Senate Majority Leader Chuck Schumer said in a statement after the House vote that the Senate “will act as quickly as possible” to take up the legislation.

Pelosi downplayed the potential for significant changes to the legislation in the Senate.

“Ninety-some percent of the bill was written together, House, Senate, White House. There were some differences at the end, and we’ll deal with those as we go forward,” Pelosi said at a press conference after the House vote.

“We’ll see where we need to, shall we say, reconcile our differences, but at the end of the day we will have a great bill,” she said.

Democrats pass bill after McCarthy’s marathon speech

Democrats have an extremely slim majority in the House and can only afford to lose three votes and still pass legislation. House Majority Leader Steny Hoyer told CNN ahead of the vote that he only knew of one expected Democratic defection, which was Golden.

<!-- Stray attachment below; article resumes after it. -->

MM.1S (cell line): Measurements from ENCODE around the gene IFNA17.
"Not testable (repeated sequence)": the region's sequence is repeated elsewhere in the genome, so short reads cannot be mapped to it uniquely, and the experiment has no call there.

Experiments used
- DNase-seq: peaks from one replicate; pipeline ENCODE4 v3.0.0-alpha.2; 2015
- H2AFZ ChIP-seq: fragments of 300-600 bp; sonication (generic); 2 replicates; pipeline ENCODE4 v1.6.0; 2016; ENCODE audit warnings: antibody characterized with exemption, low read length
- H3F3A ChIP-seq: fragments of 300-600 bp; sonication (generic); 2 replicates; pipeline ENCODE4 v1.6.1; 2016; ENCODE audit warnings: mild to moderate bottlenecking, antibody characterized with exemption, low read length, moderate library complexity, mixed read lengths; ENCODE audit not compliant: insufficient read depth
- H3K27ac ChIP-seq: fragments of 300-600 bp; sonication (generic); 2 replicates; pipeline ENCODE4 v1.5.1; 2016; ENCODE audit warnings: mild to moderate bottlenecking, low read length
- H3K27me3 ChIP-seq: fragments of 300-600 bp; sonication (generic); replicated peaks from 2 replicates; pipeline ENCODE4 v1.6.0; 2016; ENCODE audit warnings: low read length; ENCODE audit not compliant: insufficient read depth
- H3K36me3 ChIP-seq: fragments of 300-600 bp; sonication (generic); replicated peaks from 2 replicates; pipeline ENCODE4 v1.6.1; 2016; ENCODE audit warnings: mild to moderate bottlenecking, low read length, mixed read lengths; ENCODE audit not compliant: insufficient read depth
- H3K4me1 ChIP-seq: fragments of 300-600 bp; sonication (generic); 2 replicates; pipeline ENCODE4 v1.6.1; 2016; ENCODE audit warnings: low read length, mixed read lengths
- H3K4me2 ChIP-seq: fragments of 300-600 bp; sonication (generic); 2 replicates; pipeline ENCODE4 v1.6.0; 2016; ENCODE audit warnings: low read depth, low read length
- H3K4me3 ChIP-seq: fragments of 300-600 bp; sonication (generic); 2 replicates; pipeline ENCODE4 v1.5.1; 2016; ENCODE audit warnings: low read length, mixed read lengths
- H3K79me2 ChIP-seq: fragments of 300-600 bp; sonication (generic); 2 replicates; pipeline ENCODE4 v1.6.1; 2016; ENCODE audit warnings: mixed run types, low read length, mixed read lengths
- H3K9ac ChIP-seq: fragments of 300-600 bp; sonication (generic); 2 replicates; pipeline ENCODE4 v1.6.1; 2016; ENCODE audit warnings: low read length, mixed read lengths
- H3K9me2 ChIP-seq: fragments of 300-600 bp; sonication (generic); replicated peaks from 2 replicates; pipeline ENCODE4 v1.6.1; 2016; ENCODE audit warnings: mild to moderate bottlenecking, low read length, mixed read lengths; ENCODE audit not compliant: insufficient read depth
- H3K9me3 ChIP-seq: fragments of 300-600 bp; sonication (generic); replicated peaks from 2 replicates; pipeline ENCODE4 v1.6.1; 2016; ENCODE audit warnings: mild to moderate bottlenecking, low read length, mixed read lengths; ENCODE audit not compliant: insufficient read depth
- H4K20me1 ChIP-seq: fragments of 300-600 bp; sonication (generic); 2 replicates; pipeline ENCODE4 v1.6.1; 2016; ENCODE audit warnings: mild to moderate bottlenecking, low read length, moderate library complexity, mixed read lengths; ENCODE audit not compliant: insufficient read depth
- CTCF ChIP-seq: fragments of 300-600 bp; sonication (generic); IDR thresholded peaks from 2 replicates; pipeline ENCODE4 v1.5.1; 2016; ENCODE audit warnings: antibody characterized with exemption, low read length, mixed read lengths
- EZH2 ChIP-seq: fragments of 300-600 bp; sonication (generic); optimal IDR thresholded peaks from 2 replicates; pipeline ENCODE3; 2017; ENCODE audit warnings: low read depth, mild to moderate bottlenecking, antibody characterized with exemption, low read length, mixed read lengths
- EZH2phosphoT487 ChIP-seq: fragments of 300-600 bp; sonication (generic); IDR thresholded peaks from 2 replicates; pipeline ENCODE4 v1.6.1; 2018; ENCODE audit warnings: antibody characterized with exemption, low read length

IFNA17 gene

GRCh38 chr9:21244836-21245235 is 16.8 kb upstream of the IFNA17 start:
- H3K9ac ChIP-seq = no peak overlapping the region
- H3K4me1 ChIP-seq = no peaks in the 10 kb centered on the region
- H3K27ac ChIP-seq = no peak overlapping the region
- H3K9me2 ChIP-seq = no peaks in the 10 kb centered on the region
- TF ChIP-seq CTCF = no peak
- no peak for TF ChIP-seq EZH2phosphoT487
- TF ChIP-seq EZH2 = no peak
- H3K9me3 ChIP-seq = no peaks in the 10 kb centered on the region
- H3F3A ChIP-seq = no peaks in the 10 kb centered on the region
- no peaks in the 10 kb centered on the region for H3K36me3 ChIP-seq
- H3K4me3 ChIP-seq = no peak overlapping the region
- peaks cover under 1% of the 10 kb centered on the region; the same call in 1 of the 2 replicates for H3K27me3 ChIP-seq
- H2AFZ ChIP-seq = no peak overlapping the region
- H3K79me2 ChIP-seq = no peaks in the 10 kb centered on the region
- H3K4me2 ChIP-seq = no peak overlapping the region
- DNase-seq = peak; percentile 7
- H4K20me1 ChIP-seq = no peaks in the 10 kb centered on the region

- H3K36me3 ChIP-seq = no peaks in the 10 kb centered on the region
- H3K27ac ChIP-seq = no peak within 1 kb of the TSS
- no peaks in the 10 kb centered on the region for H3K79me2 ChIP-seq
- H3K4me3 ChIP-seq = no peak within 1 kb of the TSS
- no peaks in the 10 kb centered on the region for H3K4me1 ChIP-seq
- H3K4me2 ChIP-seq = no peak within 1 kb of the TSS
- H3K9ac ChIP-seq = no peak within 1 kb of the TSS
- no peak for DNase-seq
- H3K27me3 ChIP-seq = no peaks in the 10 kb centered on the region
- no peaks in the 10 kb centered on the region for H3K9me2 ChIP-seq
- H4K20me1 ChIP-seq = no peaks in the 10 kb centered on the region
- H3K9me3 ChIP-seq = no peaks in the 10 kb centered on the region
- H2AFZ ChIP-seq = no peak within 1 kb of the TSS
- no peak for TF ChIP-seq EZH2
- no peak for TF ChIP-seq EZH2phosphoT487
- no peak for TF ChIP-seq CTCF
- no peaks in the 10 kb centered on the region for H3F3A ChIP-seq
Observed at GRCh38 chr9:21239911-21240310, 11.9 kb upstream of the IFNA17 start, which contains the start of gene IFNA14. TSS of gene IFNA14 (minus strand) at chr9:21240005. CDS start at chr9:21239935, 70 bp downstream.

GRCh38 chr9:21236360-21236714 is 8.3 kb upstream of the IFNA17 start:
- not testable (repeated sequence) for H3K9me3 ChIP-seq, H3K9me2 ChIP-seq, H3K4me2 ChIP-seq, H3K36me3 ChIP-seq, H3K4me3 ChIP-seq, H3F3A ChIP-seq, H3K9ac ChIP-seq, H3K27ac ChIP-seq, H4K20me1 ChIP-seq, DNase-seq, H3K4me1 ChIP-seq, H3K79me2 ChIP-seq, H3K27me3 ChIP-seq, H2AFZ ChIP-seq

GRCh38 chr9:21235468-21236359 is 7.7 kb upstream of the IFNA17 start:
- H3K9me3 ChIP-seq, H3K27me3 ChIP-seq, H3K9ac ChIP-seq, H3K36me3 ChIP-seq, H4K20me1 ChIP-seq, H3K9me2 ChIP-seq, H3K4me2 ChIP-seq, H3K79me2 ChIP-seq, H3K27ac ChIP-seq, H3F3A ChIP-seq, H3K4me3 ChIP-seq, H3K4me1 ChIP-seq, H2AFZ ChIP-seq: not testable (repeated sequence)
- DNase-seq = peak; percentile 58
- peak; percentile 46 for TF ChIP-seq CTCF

Golden told the Bangor Daily News on Thursday night he opposed the bill over provisions to raise the limit on state and local tax deductions, but did not rule out the possibility of backing the measure in future votes.

The House vote Friday morning came after McCarthy stalled floor action with a speech railing against Democrats that stretched into the early hours of Friday morning.

McCarthy took to the House floor at 8:38 p.m. ET on Thursday to begin speaking and did not finish speaking until eight hours and 32 minutes later, the longest House floor speech in the chamber’s history.

Hoyer announced shortly after midnight that the vote, which had been expected as soon as Thursday evening, would be postponed until later Friday.

“He wants to do it in the dead of night,” Hoyer said, referring to McCarthy. “We are going to do it in the day.”

This story and headline have been updated with additional developments Friday.

CNN’s Manu Raju, Ali Zaslav and Sam Fossum contributed to this report.